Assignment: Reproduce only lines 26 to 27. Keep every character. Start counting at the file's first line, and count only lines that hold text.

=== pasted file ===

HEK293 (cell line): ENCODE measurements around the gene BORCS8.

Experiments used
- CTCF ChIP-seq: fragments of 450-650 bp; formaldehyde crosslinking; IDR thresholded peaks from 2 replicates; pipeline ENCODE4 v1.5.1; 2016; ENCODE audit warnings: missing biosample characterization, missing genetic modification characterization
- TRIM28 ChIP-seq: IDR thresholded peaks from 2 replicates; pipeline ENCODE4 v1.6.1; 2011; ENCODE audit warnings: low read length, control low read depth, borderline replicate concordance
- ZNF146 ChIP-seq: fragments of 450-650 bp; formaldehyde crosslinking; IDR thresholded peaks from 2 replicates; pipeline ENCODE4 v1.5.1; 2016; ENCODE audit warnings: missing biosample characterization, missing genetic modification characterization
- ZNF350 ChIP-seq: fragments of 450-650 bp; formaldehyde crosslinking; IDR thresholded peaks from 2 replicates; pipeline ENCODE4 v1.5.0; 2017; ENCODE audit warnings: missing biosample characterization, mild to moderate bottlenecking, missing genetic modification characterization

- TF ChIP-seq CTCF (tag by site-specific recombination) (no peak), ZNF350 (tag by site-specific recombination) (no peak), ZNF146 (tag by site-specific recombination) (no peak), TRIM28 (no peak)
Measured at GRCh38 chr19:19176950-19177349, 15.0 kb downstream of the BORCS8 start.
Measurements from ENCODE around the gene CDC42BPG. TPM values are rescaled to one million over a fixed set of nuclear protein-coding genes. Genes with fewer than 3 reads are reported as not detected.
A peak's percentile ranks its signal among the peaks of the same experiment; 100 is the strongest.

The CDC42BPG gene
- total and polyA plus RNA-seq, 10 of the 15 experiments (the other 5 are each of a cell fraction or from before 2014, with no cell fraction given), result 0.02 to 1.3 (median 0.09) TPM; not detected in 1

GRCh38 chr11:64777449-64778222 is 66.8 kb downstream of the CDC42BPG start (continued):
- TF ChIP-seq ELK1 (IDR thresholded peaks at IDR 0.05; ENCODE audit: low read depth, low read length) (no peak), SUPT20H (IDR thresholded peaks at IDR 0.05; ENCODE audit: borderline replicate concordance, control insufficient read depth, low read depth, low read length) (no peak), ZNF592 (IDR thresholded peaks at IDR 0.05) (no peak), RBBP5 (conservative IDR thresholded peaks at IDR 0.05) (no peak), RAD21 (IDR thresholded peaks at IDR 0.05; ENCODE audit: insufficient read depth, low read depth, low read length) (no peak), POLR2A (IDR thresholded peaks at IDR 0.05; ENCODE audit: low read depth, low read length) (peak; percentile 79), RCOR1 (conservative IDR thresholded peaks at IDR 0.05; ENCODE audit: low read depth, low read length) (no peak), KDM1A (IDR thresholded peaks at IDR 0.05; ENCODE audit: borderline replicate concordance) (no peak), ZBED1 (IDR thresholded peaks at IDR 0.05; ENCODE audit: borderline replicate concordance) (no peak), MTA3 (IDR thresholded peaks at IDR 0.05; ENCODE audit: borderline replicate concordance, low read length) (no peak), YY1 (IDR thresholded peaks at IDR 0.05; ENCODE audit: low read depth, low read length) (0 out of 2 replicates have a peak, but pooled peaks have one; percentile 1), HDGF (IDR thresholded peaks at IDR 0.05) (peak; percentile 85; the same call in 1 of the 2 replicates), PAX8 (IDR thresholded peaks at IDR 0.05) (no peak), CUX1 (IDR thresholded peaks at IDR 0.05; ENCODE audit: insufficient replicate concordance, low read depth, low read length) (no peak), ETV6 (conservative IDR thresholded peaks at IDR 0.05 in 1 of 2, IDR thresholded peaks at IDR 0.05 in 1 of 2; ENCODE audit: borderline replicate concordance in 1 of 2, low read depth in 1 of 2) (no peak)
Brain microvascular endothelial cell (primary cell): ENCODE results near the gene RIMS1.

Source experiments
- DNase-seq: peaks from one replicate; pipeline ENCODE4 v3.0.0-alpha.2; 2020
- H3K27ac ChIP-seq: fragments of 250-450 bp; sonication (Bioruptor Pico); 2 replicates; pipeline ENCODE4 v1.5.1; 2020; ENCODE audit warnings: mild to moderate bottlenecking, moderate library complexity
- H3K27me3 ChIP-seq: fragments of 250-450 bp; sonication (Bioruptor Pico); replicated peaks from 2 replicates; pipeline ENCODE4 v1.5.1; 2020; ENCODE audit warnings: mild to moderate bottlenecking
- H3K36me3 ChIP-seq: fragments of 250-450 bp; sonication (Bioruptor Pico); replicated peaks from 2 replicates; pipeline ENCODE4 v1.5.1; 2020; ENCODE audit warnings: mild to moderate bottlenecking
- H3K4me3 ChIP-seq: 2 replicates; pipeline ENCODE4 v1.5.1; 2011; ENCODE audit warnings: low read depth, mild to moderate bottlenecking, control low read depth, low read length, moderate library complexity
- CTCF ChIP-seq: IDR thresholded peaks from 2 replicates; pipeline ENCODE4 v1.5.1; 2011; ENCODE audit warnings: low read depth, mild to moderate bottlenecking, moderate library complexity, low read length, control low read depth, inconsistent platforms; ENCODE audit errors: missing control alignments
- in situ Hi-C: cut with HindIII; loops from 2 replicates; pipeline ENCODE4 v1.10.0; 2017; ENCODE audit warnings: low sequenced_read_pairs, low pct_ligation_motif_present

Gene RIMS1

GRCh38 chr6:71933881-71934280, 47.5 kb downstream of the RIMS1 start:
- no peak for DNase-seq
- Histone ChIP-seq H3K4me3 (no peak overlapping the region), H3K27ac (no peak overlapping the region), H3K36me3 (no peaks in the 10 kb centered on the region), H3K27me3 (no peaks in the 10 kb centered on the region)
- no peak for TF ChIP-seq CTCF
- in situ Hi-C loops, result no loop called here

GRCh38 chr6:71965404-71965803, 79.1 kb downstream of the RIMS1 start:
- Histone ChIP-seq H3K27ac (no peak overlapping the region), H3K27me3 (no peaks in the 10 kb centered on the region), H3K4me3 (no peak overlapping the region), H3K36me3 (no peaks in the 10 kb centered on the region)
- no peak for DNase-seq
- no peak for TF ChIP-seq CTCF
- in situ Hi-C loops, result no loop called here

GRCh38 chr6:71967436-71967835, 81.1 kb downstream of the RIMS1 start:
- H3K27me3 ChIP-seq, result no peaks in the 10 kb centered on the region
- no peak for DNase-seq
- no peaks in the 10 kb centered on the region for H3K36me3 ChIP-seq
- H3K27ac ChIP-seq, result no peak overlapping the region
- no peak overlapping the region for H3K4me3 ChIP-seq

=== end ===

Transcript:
- no peak for DNase-seq
- Histone ChIP-seq H3K4me3 (no peak overlapping the region), H3K27ac (no peak overlapping the region), H3K36me3 (no peaks in the 10 kb centered on the region), H3K27me3 (no peaks in the 10 kb centered on the region)